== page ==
Speaker: How do I understand Cost of Sales or COGS on the P&L statement?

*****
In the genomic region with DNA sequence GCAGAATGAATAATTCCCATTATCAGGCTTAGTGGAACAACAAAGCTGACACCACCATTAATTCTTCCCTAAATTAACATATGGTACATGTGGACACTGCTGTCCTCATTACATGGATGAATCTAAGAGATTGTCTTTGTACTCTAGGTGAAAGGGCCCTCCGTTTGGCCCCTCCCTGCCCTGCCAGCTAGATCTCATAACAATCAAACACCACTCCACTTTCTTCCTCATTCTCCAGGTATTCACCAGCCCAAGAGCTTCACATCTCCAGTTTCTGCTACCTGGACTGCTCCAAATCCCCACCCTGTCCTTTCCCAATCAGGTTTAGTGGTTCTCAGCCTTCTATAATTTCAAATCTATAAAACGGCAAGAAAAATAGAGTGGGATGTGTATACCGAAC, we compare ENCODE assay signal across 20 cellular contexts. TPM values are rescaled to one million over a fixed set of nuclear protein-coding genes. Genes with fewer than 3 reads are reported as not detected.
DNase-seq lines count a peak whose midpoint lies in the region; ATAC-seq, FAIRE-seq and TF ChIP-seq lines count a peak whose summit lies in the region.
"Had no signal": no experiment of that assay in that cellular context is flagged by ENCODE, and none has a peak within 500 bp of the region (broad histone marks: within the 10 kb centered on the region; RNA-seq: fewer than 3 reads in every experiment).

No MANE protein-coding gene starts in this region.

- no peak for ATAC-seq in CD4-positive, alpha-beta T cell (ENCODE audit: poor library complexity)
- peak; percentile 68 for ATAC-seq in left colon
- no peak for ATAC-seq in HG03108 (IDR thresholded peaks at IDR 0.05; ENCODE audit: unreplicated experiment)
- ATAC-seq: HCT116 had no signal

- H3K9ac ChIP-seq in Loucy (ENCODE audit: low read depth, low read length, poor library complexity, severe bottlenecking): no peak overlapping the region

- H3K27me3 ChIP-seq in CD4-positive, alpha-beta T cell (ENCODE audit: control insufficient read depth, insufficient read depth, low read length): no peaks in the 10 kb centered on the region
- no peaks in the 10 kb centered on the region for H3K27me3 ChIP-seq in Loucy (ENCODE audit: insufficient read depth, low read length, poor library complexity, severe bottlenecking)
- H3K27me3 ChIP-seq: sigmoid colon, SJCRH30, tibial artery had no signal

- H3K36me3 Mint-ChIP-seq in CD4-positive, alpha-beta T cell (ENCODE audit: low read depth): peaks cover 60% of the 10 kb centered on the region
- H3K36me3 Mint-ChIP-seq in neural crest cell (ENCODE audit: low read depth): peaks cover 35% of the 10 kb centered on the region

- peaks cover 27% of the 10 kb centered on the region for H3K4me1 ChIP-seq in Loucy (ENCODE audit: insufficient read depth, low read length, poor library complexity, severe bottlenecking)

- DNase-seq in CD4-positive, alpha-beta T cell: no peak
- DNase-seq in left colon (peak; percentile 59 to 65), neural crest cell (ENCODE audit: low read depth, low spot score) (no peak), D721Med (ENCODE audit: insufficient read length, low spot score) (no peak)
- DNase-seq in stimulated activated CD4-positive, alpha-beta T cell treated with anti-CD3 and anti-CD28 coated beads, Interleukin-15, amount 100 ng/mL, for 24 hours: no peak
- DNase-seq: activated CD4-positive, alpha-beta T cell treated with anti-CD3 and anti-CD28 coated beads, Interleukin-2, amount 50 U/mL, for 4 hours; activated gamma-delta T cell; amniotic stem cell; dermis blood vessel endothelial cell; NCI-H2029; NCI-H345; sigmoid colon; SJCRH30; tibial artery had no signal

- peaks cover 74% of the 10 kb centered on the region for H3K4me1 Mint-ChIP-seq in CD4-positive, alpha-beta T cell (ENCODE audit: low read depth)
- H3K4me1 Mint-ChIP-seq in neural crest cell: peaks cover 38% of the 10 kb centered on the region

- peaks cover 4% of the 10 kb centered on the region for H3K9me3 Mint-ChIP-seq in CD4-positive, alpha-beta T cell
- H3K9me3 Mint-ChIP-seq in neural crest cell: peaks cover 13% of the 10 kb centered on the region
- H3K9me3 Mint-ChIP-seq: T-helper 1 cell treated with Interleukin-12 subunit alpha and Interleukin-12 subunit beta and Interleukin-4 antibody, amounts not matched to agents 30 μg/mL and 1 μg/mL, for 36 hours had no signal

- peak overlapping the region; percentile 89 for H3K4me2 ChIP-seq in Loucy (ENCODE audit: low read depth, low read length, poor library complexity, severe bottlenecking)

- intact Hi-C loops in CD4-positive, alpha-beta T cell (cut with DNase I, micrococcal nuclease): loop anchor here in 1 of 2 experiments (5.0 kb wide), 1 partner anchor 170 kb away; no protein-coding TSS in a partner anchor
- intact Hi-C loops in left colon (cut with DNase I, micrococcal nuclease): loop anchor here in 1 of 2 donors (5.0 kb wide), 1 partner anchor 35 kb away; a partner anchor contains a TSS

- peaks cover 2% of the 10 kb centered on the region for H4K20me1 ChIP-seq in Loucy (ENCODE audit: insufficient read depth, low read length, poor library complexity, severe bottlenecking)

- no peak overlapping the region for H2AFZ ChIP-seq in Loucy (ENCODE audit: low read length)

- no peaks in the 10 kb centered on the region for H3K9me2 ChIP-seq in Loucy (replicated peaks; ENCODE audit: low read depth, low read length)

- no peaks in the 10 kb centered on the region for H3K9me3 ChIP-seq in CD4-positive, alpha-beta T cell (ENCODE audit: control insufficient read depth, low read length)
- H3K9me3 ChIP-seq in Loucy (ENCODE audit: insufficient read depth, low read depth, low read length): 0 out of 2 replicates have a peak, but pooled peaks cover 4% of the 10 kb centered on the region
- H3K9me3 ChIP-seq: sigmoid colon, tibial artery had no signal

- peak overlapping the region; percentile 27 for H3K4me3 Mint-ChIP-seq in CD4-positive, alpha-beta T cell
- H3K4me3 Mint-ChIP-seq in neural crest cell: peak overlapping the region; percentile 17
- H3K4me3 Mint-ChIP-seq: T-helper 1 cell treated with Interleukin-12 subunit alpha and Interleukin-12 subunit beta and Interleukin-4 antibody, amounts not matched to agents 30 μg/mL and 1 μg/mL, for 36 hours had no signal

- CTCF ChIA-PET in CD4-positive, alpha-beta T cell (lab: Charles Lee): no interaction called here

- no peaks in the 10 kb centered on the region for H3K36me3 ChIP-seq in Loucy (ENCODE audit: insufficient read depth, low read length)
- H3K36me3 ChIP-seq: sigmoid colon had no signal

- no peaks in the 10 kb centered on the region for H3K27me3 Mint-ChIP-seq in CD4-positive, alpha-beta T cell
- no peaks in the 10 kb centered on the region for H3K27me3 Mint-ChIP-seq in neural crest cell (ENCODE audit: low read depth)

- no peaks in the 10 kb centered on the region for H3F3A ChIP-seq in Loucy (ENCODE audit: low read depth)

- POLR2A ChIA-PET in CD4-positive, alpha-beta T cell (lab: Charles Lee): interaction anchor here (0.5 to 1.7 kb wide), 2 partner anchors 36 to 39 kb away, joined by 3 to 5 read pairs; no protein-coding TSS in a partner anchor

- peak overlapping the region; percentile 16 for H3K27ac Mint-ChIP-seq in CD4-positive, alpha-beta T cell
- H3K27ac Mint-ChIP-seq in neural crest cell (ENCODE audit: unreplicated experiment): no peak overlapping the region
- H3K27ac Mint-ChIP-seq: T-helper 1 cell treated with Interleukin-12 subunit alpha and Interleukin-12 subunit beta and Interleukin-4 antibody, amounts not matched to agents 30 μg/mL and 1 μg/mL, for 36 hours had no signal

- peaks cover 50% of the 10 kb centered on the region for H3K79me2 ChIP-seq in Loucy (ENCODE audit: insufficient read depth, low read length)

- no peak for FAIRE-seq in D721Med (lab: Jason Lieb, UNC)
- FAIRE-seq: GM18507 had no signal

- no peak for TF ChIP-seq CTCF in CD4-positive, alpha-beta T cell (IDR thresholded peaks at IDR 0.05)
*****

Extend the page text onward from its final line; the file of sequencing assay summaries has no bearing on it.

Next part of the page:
Fred Glave: COGS stands for cost of good sold and it simply is the estimate of the cost of the product that you are going to sell and it is made up by including the cost of the material and the cost of the salaries of the people that are going to build the product or otherwise provide the service if you are in a service based business. In our example that we generated the four, the category one product, we had sales of $36 and in fact we use an example here that the COGS for that category is $20. If you subtract one from the other, you get a profit for to particular category and product of $16 in the month of June. Now, control of COGS is an extremely important for profitability. So you want to examine each element in detail. How much labor does it take? What is the cost of the material? How much are you going to pay for shipping, packaging, maybe even sales commissions? You also want to be conservative in this area, because if you under price your cost of your good sold then if you underestimate the cost of your gold sold then you may under price that particular item in the marketplace and then you are not going to make very much money if any on that particular item. So you want to do that again for each category of product and for each month of the year. When you are all done, you take the actual sum of your COGS, your cost of good sold in each month and subtract it from your revenue and you have the profitability of your business in that month. So for in our example that we showed to you in the first month, the profitability is $44, second month it's $81 and in the third month it's a $131. 1